The point I am trying to make is that no evidence has been brought to the parliament by the minister which demonstrates any existing deficiency in the powers of the Federal Court to grant injunctions and to punish contempts of court. If any such deficiency did exist then any bill that was brought before this parliament should be aimed at remedying that deficiency. But, as the government and the minister know, that is a fallacy because no deficiency exists. In fact, if there has been a notable failure to uphold the authority of the law in the Federal Court then the fault lies clearly with this government's failure to give effect to existing laws. And I would suggest to the members for Canning and Corangamite that they might discuss this issue further with both the Attorney-General and the minister for industrial relations. We are told that we need this new bill because we have to uphold the rule of law. Our counterargument is that the rule of law is there to be implemented and enforced.

There is a particular case that I want to draw attention to. It goes back to 2001, when a union official refused to pay a penalty for contempt of court. The Australian Industry Group then wrote to the Attorney-General, asking him to uphold the authority of the Federal Court and enforce the penalty. The Attorney-General, much to the AIG's surprise, branded the dispute a `private' one and refused to intervene. In a scathing judgment, the case judge had this to say:

... it is surprising that the Attorney-General has taken the view that a proceeding for punishment for contempt of the Federal Court is a “private proceeding” in relation to “private interests” and that when there is continuing wilful disobedience and public defiance of an order of the Federal Court that is not a matter that impacts on any “direct” interest of the Commonwealth.

The Attorney-General's view is at odds with decisions of the High Court ...

... ... ...

The Attorney-General's view of his role in relation to the judicial power of the Commonwealth is also at odds with long standing authority that the Attorney-General is the appropriate officer of the state to represent and safeguard the public interest in vindicating the authority of its courts.

... ... ...

It is also difficult to understand how the Attorney-General could form the view that the failure to pay a $20,000 fine to the benefit of the Consolidated Revenue does not directly affect the interests of the Commonwealth.

I cite this case as clear evidence that, when provided with the opportunity, this government, this Attorney-General and this minister failed to uphold the authority of the Federal Court under existing law. So I would suggest that the members for Corangamite and Canning and others who have spoken from the government side have further discussions with these relevant ministers to ascertain why they failed to uphold existing law and why this bill was brought before this parliament—allegedly, because the current system was not working.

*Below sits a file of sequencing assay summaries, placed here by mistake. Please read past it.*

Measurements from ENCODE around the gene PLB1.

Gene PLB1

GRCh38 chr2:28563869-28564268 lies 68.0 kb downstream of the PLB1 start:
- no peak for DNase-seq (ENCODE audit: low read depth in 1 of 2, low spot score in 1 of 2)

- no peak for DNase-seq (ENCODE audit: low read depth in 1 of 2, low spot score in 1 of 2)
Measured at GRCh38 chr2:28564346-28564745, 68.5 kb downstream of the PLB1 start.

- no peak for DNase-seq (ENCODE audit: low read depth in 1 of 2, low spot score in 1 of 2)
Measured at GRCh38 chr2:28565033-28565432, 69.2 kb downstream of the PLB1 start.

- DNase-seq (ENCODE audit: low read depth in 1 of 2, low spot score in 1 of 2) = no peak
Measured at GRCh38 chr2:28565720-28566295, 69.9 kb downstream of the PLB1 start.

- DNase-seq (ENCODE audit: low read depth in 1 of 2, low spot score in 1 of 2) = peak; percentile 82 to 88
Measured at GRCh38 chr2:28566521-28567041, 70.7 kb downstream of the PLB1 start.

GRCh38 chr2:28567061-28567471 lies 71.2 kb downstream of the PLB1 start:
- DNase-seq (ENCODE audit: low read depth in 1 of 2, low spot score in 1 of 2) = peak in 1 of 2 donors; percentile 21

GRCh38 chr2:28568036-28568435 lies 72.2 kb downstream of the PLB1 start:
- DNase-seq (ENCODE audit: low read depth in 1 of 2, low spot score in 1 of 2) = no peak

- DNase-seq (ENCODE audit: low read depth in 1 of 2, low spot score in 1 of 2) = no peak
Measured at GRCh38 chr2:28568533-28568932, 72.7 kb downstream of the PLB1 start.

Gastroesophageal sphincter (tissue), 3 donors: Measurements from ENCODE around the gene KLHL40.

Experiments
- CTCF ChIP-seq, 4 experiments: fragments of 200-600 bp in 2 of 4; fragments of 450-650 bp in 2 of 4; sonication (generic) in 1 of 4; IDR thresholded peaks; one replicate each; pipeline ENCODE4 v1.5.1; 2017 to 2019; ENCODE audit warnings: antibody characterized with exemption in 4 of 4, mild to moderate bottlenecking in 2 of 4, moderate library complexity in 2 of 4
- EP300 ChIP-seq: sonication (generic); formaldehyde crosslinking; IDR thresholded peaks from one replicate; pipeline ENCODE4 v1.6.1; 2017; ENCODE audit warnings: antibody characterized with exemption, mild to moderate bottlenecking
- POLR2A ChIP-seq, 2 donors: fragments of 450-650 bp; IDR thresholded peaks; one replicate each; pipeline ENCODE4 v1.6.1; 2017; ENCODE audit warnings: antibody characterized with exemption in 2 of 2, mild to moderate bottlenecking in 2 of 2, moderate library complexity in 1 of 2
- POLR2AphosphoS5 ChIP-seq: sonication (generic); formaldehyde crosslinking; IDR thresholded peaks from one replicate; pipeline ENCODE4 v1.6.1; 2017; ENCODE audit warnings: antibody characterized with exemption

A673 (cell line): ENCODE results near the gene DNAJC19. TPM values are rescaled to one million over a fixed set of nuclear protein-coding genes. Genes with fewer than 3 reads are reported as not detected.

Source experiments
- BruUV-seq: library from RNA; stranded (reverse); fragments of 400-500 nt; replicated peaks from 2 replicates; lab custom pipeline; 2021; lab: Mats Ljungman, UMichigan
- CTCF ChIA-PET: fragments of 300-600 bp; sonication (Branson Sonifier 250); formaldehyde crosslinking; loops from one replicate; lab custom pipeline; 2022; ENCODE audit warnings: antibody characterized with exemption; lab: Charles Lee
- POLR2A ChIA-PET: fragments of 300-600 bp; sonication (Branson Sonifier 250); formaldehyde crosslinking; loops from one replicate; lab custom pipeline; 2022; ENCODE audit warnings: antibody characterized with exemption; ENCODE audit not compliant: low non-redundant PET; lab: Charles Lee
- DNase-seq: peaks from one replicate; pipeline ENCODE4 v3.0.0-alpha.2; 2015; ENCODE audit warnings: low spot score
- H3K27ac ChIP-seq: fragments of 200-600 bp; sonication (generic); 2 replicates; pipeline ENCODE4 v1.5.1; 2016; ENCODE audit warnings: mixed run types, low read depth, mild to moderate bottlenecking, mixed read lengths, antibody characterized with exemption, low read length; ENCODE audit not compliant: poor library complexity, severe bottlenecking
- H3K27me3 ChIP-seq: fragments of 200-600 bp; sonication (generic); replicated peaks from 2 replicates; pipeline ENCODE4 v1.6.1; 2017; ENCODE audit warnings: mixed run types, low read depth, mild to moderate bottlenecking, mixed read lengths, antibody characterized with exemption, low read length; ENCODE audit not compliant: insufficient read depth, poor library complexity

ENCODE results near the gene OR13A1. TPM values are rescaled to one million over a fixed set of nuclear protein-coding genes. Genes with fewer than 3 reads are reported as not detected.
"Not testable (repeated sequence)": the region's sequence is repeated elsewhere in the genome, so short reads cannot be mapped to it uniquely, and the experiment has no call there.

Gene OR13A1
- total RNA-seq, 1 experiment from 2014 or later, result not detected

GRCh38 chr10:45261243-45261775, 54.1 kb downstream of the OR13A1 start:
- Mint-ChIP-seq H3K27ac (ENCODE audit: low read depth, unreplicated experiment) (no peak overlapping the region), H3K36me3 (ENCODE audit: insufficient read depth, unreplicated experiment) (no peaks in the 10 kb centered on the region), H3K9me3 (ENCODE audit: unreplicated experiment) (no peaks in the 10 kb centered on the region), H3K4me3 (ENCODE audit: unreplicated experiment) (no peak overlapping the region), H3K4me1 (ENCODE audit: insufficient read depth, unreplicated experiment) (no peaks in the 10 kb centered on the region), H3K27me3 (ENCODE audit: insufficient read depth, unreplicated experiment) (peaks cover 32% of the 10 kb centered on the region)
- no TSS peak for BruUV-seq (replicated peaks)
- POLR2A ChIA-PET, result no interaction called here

The failure of this government should not be visited on decent and law-abiding trade unionists, but this is what the bill, essentially, is all about. As I said earlier, the minister sets out to create problems that do not exist and then to create so-called new solutions to non-existent problems as a pretext for further union bashing. In this country there is no problem with compliance with court orders that cannot be resolved through existing processes, laws and institutions. Furthermore, there is no widespread industrial law-breaking by unionists, which the minister well knows but chooses to disregard as he continues to give effect to his antiunion obsessions. I want to repeat that because I think it is a very important point: there is no widespread industrial law-breaking by unionists or unions in this country.

The minister knows this. On 19 December 2002 the minister published a list of 22 alleged breaches of court and commission orders by unionists in the period 1998-99 to 2001-02, almost all of which were untested. In that time frame there were approximately 1,618 applications to the Australian Industrial Relations Commission for orders that industrial action stop or not occur. Assuming that all the applications were granted and the minister's allegations with regard to breaches are correct, then 22 breaches of 1,618 orders means the level of contravention occurring currently in Australia by unions and unionists is approximately 1.4 per cent. A 1.4 per cent level of contravention is the so-called justification for bringing this bill to this parliament. Government members and ministers are certainly drawing an incredibly long bow in trying to create a picture of industrial lawlessness and recklessness when, on the minister's own figures and the statistics that you can obtain, the level of contravention is less than 1.5 per cent.